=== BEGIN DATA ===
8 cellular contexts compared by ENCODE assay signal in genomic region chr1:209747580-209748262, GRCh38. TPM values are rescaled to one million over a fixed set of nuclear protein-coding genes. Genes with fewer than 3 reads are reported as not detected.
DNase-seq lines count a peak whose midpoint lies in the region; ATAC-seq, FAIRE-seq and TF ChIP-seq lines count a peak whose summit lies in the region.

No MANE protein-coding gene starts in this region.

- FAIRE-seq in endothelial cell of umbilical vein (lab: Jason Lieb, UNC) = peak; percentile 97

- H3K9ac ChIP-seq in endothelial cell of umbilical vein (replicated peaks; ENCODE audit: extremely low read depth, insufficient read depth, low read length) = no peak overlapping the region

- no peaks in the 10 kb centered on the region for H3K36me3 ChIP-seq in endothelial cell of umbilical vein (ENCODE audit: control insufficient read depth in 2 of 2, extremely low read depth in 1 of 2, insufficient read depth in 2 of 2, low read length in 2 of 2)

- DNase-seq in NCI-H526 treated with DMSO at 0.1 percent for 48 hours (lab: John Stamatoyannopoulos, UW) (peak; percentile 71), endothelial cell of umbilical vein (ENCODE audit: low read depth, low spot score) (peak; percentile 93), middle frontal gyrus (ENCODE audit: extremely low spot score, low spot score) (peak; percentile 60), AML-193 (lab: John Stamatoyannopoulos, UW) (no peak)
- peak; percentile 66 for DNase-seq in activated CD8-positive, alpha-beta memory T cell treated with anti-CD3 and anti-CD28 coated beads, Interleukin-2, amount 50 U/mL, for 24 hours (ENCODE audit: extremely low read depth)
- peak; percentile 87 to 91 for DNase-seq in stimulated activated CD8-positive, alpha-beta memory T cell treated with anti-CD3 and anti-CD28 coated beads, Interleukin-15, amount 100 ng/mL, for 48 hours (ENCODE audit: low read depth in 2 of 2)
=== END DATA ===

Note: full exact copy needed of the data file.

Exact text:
8 cellular contexts compared by ENCODE assay signal in genomic region chr1:209747580-209748262, GRCh38. TPM values are rescaled to one million over a fixed set of nuclear protein-coding genes. Genes with fewer than 3 reads are reported as not detected.
DNase-seq lines count a peak whose midpoint lies in the region; ATAC-seq, FAIRE-seq and TF ChIP-seq lines count a peak whose summit lies in the region.

No MANE protein-coding gene starts in this region.

- FAIRE-seq in endothelial cell of umbilical vein (lab: Jason Lieb, UNC) = peak; percentile 97

- H3K9ac ChIP-seq in endothelial cell of umbilical vein (replicated peaks; ENCODE audit: extremely low read depth, insufficient read depth, low read length) = no peak overlapping the region

- no peaks in the 10 kb centered on the region for H3K36me3 ChIP-seq in endothelial cell of umbilical vein (ENCODE audit: control insufficient read depth in 2 of 2, extremely low read depth in 1 of 2, insufficient read depth in 2 of 2, low read length in 2 of 2)

- DNase-seq in NCI-H526 treated with DMSO at 0.1 percent for 48 hours (lab: John Stamatoyannopoulos, UW) (peak; percentile 71), endothelial cell of umbilical vein (ENCODE audit: low read depth, low spot score) (peak; percentile 93), middle frontal gyrus (ENCODE audit: extremely low spot score, low spot score) (peak; percentile 60), AML-193 (lab: John Stamatoyannopoulos, UW) (no peak)
- peak; percentile 66 for DNase-seq in activated CD8-positive, alpha-beta memory T cell treated with anti-CD3 and anti-CD28 coated beads, Interleukin-2, amount 50 U/mL, for 24 hours (ENCODE audit: extremely low read depth)
- peak; percentile 87 to 91 for DNase-seq in stimulated activated CD8-positive, alpha-beta memory T cell treated with anti-CD3 and anti-CD28 coated beads, Interleukin-15, amount 100 ng/mL, for 48 hours (ENCODE audit: low read depth in 2 of 2)